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Fierce

ejourneys's picture

I posted this as my Facebook status last night: "Need to call our health insurer first thing tomorrow, given what I picked up at the PO Box today. Good thing I've got my paper trail. My hope is that the issue can be resolved quickly. I'm using my fightin' mojo for kicking cancer's butt, but I am not above multi-tasking if necessary. Wish me luck. (Thanks!)"

The well-wishes and fightin' mojo came pouring in.

Yesterday had been my first day outside since my first Taxol infusion last Thursday and included recycling, mail pickup, bill paying, and grocery shopping. I'm a caregiver as well as a cancer patient, so the bulk of errands still falls to me. Thursday, Friday, and Saturday had been nap days for me, though I had resumed exercising on Friday. I also stayed home because I'm literally toxic for 48 hours after infusion.

My mail included two bills that I shouldn't have received -- one for blood work and one for M's checkup a few weeks ago. I had blown through my deductible and out-of-pocket maximum for the year back in early April, before I had even started chemo. (Cancer does that.) And I had already given M's doctor the co-pay for her checkup.

My PO Box also contained both our statements from our health insurer. (I pay "single" rates for each of us separately, despite the fact that we've been together for 18 years, but that's a whole other discussion.) I opened those envelopes and reviewed the statements while still in the post office.

Good thing I was the only person there, because the language that came from my mouth was not family-friendly.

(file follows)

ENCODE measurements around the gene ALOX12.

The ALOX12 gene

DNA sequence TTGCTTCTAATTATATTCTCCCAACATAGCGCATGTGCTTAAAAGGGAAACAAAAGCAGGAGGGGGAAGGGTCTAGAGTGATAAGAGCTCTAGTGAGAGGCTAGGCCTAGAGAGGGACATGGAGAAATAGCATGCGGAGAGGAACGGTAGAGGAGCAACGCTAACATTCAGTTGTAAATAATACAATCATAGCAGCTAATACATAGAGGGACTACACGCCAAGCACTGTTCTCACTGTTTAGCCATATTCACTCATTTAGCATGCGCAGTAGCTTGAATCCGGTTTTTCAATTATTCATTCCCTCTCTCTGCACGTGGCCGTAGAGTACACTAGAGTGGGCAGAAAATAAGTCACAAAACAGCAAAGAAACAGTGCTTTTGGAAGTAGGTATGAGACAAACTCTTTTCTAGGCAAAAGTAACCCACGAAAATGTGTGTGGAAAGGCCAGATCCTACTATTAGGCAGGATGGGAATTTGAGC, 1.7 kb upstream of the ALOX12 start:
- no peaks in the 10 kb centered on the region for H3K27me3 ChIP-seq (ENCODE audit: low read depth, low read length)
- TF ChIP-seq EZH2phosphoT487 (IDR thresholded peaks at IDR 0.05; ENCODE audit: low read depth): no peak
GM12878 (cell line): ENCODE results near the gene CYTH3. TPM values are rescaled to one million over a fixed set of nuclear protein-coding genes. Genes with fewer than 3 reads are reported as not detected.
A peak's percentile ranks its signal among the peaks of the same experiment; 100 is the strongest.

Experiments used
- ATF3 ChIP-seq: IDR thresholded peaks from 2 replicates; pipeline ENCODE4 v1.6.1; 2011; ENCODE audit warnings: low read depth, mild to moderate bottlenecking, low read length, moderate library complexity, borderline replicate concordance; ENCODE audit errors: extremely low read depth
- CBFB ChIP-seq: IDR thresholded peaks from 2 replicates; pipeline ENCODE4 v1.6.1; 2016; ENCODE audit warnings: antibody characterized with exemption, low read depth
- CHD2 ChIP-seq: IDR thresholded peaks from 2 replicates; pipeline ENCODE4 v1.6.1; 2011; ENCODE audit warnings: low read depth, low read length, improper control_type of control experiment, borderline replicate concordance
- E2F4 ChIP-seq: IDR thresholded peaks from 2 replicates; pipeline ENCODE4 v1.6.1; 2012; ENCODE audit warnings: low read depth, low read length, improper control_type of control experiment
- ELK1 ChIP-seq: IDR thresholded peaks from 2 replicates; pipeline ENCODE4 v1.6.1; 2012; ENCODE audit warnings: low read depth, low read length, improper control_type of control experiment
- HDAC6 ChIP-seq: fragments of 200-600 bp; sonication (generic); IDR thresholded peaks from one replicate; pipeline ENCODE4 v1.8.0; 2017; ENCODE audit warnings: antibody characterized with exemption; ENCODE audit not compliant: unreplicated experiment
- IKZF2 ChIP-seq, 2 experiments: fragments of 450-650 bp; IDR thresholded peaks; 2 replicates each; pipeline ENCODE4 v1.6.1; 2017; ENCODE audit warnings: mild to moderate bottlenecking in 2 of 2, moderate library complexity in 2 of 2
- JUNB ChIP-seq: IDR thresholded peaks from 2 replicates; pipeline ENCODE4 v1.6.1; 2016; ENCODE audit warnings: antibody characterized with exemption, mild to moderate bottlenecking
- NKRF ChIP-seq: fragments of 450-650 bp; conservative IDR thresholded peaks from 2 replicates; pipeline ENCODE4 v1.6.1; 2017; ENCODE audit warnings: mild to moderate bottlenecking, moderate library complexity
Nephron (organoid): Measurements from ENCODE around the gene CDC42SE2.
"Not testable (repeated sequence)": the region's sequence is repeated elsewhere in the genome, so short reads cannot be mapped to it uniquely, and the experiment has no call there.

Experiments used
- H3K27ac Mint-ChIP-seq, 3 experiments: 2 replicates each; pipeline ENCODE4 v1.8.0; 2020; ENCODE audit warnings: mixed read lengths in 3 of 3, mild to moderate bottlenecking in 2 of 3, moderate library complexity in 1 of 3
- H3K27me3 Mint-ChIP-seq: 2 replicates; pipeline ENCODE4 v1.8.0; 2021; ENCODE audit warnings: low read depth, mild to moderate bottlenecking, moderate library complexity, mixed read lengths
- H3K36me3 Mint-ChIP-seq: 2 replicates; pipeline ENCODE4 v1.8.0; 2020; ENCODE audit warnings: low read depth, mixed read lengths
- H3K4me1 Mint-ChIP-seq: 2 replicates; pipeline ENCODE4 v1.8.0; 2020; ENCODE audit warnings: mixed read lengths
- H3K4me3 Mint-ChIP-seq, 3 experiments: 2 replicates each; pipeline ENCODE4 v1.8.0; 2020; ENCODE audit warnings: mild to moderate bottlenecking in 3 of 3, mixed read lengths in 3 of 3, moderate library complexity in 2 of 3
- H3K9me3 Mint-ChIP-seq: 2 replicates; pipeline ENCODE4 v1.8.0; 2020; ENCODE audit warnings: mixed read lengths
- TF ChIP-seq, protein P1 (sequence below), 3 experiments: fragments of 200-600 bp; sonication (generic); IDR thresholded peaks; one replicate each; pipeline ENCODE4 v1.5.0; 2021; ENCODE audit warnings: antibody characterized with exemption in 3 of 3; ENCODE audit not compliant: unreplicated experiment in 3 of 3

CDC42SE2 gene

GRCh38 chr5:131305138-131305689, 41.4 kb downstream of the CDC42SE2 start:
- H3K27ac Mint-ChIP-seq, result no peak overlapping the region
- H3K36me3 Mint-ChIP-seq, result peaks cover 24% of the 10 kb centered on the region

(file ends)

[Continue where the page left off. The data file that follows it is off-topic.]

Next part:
"Claim denied. Individual not a Covered Person on this date of service."

That line was repeated throughout our statements, with the exception of one claim on M's report that had dated from the end of June. Everything in July had been denied.

The cost of my cancer treatments alone, during my statement's three-week period, had come to more than $9500.

By the time I got home my kick-in-the-solar-plexus shock and naked fear had honed into fury. I grabbed my files and pulled out (a) my bank statement, showing cancelled premium checks covering July; (b) the letters to each of us from our insurer informing us of our annual rise in premiums for the period effective August 1; and (c) our premium notices reflecting that increased cost.

In other words, we were still getting the mail that a "Covered Person" would get. I clipped those documents together with our health insurance statements.

It was Sunday. I would have to wait until Monday before I could start to straighten this out. These days I set my alarm only for medical appointments, but last night I set it for 7:30 a.m. The earliest I could start making my calls was 8.

I spent part of my first half hour awake listening to Snap!'s "The Power" and dancing at my desk. I had no idea whether I was about to get into a drawn-out, bureaucratic fight. I knew I needed to pump up my self-confidence. Health insurers are big business with tremendous lobbying might. I am one individual.